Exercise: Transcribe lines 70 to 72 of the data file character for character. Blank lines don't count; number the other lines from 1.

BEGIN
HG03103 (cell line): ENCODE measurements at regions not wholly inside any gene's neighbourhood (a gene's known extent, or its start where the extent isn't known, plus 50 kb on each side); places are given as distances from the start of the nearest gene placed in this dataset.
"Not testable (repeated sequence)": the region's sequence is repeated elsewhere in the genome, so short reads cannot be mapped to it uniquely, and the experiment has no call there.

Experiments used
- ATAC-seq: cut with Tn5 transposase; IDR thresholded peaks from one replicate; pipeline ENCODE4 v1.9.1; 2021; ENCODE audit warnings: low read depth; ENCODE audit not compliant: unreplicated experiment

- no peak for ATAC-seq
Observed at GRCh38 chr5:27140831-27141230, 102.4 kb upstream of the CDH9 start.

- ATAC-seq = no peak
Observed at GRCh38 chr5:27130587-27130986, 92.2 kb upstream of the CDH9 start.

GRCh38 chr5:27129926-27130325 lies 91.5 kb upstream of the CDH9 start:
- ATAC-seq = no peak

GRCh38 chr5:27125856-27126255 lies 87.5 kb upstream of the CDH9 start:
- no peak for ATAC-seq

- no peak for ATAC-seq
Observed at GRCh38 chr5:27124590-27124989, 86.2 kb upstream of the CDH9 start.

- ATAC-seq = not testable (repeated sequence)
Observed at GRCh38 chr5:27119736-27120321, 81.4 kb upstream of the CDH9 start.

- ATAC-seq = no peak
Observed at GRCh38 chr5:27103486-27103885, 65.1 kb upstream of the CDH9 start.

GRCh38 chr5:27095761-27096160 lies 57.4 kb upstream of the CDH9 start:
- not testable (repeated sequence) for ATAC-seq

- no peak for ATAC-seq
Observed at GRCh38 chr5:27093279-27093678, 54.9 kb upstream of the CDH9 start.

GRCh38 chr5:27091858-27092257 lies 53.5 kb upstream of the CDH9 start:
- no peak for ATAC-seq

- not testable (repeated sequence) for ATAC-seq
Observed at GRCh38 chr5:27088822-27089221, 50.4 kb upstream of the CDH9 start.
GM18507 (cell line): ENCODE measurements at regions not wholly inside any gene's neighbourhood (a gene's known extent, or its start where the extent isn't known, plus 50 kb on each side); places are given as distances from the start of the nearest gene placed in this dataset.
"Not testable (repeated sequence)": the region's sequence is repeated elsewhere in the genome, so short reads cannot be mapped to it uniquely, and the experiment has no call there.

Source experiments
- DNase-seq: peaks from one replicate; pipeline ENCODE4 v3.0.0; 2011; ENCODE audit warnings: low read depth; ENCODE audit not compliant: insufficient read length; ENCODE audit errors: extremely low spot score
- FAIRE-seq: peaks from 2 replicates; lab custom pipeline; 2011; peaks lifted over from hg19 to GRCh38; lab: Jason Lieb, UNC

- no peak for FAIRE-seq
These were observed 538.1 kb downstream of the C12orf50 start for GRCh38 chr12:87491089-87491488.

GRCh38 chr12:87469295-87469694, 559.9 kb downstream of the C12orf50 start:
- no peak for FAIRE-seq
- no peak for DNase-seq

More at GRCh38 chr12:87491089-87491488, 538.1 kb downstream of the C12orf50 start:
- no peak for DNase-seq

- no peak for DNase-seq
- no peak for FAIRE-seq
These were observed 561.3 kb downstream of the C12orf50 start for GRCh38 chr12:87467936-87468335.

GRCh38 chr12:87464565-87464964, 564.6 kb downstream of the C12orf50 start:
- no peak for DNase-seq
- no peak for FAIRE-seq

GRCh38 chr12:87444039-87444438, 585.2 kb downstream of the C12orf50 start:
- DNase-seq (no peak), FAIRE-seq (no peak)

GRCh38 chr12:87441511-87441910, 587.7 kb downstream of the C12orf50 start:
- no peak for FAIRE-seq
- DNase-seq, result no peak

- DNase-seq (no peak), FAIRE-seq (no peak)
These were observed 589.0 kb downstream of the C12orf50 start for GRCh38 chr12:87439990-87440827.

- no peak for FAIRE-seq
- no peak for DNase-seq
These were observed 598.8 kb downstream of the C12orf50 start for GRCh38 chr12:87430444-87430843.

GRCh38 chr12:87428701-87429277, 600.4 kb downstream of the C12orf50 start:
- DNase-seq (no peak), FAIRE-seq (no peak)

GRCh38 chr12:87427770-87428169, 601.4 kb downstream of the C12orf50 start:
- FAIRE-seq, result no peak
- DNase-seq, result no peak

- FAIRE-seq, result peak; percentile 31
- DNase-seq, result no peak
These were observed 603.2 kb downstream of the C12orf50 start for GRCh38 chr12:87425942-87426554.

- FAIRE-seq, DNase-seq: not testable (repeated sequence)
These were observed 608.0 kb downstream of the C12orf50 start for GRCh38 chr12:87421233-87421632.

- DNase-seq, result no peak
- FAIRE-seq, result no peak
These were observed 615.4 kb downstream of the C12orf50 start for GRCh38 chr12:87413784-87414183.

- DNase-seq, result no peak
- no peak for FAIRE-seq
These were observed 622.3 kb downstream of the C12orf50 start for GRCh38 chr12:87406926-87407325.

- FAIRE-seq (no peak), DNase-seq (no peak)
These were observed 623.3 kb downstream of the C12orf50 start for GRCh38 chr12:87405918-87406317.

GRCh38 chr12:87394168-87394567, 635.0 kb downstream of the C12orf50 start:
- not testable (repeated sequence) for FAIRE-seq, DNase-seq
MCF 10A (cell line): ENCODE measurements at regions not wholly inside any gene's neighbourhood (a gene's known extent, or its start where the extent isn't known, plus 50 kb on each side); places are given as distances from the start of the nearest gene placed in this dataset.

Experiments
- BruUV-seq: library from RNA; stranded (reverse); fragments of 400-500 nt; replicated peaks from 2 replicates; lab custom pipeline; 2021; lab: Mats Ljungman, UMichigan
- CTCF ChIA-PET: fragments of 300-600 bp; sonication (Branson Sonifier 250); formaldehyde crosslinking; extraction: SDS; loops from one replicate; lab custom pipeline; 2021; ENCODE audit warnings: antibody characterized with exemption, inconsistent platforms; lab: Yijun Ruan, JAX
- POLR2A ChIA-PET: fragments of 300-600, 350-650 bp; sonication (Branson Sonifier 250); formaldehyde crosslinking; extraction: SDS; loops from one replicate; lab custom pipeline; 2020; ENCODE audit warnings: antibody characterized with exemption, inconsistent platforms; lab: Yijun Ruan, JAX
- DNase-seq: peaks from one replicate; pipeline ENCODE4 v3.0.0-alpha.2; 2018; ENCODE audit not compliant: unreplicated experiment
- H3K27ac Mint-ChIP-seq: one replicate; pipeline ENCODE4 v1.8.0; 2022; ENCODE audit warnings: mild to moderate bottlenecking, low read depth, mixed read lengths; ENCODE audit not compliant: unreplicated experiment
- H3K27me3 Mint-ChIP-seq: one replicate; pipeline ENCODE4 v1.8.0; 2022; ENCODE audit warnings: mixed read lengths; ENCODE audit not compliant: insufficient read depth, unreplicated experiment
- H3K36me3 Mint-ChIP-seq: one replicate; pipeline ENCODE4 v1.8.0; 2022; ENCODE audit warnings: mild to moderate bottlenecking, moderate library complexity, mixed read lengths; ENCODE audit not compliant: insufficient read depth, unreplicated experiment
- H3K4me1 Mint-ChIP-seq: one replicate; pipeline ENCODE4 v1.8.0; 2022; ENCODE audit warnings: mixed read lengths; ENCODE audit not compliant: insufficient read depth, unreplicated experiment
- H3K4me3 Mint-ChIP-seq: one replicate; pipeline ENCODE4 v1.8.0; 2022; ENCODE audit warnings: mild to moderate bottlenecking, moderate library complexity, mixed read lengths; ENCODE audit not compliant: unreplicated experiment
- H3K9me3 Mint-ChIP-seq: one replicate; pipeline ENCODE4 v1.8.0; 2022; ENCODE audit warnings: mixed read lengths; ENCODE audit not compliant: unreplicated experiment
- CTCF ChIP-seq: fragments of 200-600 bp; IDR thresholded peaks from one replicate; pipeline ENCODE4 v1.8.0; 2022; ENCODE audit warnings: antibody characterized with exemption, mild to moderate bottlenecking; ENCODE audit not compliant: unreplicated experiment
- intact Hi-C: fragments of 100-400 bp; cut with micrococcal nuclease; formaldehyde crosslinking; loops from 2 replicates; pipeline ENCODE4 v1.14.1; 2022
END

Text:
These were observed 622.3 kb downstream of the C12orf50 start for GRCh38 chr12:87406926-87407325.

- FAIRE-seq (no peak), DNase-seq (no peak)
These were observed 623.3 kb downstream of the C12orf50 start for GRCh38 chr12:87405918-87406317.